Does a GPL API infect its apps?
Ross N. Williams
ross at rocksoft.com
Thu Oct 21 05:51:34 UTC 1999
At 3:18 PM -0400 20/10/99, John Cowan wrote:
>> I know that GPL does not 'infect' via mere aggregation and that LGPL
>> would cover apps if they were considered 'linked' to the API.
>Vice versa. The LGPL *does not* infect code that links to it, though it
>*does* infect modified versions of the LGPLed code. The distinction
>is not always easy to make in particular cases.
I just want to point out that the use of the virus metaphor to describe
the legalities of association in relation to the GPL is inappropriate
because the "infection" does not proceed beyond one level.
GNU GPL V2: 2.
These requirements apply to the modified work as a whole. If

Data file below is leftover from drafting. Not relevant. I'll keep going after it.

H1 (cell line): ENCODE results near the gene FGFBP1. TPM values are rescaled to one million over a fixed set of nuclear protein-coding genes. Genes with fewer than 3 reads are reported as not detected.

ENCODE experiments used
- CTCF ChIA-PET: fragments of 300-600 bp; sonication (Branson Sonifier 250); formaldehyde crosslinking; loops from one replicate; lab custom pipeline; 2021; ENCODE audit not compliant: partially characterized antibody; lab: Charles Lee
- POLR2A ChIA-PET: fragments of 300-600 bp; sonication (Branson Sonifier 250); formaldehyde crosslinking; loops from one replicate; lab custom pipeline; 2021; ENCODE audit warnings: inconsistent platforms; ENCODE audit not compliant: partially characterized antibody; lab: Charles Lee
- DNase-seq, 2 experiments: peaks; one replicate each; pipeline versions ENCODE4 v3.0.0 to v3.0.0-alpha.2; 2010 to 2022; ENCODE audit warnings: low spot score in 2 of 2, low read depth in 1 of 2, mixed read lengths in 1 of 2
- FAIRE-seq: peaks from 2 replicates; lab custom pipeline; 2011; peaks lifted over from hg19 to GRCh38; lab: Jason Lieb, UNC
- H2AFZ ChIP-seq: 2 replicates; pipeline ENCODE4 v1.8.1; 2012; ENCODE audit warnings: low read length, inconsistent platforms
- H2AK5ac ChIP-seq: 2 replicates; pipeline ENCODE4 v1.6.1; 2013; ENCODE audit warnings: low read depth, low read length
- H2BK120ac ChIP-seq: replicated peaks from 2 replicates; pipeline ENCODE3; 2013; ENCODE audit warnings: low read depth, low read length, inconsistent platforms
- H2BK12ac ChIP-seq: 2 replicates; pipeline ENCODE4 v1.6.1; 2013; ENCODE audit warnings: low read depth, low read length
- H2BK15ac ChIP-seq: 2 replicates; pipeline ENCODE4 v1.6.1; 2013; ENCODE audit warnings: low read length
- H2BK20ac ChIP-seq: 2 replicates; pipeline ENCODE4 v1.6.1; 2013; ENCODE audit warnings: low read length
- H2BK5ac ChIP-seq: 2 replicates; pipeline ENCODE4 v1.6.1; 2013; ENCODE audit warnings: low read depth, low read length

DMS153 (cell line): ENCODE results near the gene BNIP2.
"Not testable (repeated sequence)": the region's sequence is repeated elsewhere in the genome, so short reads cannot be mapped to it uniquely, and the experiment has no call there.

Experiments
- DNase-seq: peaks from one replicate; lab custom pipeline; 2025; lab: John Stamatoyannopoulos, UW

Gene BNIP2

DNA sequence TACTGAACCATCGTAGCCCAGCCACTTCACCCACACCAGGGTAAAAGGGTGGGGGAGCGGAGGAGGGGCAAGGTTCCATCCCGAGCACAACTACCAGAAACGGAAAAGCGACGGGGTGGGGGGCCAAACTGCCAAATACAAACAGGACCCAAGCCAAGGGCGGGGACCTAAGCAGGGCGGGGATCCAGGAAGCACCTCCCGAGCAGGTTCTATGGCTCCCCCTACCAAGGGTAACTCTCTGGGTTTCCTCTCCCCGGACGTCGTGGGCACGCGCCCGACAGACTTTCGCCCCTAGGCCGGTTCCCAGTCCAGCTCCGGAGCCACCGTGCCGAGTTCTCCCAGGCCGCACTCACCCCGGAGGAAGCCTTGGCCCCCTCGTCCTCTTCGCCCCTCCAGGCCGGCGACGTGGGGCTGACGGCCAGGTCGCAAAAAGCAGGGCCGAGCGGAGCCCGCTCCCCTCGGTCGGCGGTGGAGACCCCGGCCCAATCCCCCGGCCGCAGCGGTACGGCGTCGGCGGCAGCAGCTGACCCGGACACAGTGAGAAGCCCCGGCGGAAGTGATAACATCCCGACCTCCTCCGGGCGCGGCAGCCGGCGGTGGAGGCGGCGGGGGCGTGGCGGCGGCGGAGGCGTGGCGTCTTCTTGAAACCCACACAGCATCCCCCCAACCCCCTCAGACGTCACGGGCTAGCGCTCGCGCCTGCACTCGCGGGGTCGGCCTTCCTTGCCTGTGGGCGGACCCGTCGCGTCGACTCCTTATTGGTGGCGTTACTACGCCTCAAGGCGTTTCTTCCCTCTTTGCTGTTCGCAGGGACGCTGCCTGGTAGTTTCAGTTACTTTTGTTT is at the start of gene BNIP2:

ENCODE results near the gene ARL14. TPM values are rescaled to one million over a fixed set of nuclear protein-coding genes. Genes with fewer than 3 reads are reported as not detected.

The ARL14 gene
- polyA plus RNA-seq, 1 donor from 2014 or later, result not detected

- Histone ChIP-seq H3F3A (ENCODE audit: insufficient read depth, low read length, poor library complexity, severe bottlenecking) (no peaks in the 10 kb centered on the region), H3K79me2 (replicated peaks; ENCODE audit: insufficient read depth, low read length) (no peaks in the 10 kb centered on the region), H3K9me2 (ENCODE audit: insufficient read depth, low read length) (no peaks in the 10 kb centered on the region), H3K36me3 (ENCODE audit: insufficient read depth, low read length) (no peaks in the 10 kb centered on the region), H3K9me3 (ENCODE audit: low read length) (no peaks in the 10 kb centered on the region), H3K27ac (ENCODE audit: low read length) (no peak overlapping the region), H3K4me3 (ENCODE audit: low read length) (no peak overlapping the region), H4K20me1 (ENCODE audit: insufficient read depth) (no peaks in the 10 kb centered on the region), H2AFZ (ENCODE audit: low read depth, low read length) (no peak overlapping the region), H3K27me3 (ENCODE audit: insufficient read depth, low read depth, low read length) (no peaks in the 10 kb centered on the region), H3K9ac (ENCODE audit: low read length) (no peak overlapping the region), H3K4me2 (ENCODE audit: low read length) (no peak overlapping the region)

identifiable sections of that work are not derived from the Program,
and can be reasonably considered independent and separate works in
themselves, then this License, and its terms, do not apply to those
sections when you distribute them as separate works. But when you
distribute the same sections as part of a whole which is a work based
on the Program, the distribution of the whole must be on the terms of
this License, whose permissions for other licensees extend to the
entire whole, and thus to each and every part regardless of who wrote it.
It's more of a proximity effect. So we need a new metaphor.
Perhaps we could talk about the GPL Freedom-Force-Field (GPL F^3 ?)
or something like that :-)
Dr Ross N. Williams (ross at rocksoft.com), +61 8 8232-6262 (fax-6264).
Director, Rocksoft Pty Ltd, Adelaide, Australia: http://www.rocksoft.com/
Protect your files with Veracity data integrity: http://www.veracity.com/
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